Here now, in this room, the differences began to fall inside his head like sudden rain on dry pavement. A relaxed heartbeat had shifted to a racing one, the rhythm slightly off. One instant he’d been exhaling, then abruptly breathing in. Such things made the mind want to react, and react he did. A sputtering cough racked his body. He let it pass and forced himself to focus, to continue the catalog of differences that allowed him to acclimate.
Before the trigger he’d been relaxed and ready, and was now out of breath. Okay, he could deal with that. He must have rushed to get here in time. Not so strange. What else?
A new ache in his left shoulder. Another on his ribs, though less intense.
Stubble on his chin that itched. That was odd; he’d shaved beforehand like always. Why hadn’t he had time to shave again before reversion? Because he’d been in a hurry. Right. Focus, Peter. He filed that and moved on.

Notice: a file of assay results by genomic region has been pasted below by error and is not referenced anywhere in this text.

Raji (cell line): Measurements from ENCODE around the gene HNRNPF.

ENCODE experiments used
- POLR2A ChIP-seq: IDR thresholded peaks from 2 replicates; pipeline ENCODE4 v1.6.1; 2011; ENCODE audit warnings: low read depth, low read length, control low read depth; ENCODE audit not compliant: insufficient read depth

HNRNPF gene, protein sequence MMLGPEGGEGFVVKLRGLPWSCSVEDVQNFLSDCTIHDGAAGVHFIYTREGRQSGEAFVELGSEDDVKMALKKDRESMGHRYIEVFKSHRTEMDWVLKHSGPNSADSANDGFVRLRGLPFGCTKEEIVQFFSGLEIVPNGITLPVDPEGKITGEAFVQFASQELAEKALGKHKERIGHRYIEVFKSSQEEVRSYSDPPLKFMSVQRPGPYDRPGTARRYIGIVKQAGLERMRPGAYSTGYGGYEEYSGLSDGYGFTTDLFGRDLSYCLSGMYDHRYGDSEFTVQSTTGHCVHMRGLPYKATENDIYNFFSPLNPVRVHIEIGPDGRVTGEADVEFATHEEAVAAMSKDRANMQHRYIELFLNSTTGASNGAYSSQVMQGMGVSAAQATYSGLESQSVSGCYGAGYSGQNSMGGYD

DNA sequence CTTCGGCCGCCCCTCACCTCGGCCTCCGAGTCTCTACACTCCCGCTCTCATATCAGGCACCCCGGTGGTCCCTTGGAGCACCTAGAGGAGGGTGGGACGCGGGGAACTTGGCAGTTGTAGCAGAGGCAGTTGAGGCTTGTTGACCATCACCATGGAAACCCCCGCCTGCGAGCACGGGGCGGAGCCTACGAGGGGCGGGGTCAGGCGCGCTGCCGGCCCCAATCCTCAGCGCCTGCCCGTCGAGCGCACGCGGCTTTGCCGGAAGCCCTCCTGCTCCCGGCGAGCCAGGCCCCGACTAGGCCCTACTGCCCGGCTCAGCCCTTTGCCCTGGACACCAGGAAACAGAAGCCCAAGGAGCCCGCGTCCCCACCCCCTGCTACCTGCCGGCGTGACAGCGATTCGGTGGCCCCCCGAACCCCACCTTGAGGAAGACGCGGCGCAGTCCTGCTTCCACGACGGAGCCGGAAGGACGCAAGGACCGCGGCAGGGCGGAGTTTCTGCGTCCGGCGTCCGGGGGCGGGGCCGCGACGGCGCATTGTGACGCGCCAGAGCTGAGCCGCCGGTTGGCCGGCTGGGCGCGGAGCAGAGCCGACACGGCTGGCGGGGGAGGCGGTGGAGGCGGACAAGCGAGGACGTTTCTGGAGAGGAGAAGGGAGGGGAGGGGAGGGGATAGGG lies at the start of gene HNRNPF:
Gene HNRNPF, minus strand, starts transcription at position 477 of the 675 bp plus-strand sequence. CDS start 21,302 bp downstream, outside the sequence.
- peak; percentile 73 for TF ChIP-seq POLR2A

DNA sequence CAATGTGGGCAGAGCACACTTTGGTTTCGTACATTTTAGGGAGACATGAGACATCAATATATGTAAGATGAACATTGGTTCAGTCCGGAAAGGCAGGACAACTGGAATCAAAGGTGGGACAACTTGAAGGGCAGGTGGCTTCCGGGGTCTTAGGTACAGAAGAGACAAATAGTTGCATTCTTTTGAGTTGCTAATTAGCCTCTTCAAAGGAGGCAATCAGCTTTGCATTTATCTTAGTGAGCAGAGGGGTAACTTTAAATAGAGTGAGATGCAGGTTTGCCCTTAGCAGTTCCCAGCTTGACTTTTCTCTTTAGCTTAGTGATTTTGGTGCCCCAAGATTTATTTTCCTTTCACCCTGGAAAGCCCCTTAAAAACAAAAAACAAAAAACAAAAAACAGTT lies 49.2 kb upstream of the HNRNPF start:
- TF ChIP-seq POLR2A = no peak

He opened his eyes. The room was pitch black, but that was expected. A sudden shift from day to night could really disorient him, so he always pulled the thick drapes fully closed. Slowly he lifted the blackout curtain beside his left hand. Just a hair, enough to get a sense of things. Gray daylight spilled in. Raindrops on the window. The Thames winding off into the distance between a forest of skyscrapers. London in the fall. That was good.